At first glance, the June 8 special runoff election for the 43rd Assembly District may seem like an exercise in futility. Whoever gets sent to Sacramento will have to run again to retain his seat in the Nov. 2 regular election. That essentially ensures that when one campaign ends, another begins.
So whether voters choose to send Republican Sunder Ramani or Democrat Mike Gatto to Sacramento in the thick of budget warfare, our Assembly representative will have little clout and little time to have any real effect.
Throw in a primary campaign that featured more than its fair share of mudslinging, vague soundbites and racial catering, and it's understandable if some voters long ago turned the knob to "fade out."
But let's not forget that whoever does win on Tuesday will have the winds of incumbency at his back heading into November, and because both candidates offer very different platforms, this ballot really does count.
However vague the plans are for either candidate, their platforms are clearly different. In Ramani, voters would be sending someone who carries all the Republican hallmarks: small government, emphasis on private enterprise, cutting spending further rather than raising taxes.
In Gatto, voters would get someone who hails strongly from the Democratic core: not adverse to raising or instituting some taxes — particularly on high-earners and corporations — pro-environmental regulation and protection of social service programs.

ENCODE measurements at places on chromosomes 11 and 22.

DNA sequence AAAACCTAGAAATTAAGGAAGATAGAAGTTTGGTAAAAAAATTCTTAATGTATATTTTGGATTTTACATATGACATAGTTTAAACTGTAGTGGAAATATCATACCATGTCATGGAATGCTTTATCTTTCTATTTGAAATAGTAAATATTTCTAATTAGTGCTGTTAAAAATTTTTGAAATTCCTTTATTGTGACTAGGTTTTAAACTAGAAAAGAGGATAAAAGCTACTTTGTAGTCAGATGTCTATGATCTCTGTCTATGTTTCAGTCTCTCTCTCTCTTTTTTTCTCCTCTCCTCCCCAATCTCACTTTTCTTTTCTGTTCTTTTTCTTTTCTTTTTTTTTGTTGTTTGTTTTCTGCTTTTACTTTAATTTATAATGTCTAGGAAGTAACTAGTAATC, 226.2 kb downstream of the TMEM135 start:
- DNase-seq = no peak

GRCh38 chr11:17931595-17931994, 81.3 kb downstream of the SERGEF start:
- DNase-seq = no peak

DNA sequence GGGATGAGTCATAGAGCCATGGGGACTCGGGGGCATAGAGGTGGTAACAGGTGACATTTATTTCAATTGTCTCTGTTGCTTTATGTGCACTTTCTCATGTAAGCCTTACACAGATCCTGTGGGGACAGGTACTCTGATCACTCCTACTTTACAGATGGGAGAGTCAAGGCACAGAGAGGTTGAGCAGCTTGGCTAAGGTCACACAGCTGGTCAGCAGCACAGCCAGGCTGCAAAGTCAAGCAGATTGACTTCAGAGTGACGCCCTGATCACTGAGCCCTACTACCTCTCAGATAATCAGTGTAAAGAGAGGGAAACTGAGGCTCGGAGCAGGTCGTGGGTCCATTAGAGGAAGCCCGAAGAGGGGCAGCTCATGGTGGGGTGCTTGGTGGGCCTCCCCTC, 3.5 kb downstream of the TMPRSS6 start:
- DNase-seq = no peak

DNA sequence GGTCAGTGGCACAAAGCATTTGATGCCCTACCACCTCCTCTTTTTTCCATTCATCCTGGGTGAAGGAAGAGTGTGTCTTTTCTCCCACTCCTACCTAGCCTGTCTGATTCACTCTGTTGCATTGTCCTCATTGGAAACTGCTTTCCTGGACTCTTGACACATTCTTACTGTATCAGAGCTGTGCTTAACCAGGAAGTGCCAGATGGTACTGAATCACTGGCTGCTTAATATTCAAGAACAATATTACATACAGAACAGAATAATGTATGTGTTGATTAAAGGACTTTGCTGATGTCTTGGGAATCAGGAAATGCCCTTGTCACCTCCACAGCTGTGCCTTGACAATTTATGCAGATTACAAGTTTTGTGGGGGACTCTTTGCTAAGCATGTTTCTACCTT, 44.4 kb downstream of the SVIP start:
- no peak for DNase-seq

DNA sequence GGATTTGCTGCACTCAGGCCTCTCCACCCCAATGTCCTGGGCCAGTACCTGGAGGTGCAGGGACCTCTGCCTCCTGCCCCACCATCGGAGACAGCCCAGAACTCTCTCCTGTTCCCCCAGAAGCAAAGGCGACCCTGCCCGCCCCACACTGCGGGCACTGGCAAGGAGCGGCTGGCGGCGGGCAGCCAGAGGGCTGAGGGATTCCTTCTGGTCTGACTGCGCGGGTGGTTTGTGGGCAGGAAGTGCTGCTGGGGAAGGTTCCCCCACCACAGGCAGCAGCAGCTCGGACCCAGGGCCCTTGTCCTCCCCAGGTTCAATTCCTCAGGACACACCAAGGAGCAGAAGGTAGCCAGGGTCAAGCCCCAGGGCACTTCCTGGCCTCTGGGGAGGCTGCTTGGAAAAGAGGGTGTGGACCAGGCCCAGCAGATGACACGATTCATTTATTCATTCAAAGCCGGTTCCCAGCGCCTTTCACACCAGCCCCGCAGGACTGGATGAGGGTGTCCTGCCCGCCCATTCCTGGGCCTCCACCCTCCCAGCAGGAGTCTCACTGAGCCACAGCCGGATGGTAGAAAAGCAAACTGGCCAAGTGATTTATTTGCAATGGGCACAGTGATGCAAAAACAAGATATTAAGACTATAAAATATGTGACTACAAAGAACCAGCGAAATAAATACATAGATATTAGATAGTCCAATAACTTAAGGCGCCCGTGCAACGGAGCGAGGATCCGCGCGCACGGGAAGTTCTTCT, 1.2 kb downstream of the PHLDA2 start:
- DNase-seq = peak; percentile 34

Of course, they both advocate for reaching across the aisle, rolling up their sleeves and cutting through the bipartisan divide to get things done — requisite promises for any candidate for office. But a key difference lies in the fact that they would both be first-time office holders, fresh blood in a pool of sharks.
What should be first and foremost in every voter's mind when heading to their polling stations Tuesday is the budget, the economy, and which candidate they think will get California, and our district, on the fastest track to recovery.
As we've seen in the past several years, Democrat or Republican, as long as there's a two-thirds majority vote needed for most budget proposals, party affiliation and ethos are pretty much neutered. What matters is the ability to lead, to build coalitions and push through solutions.
If the mess in Sacramento has shown us anything, it's that paralysis can lead to a major problem growing into a first-rate crisis.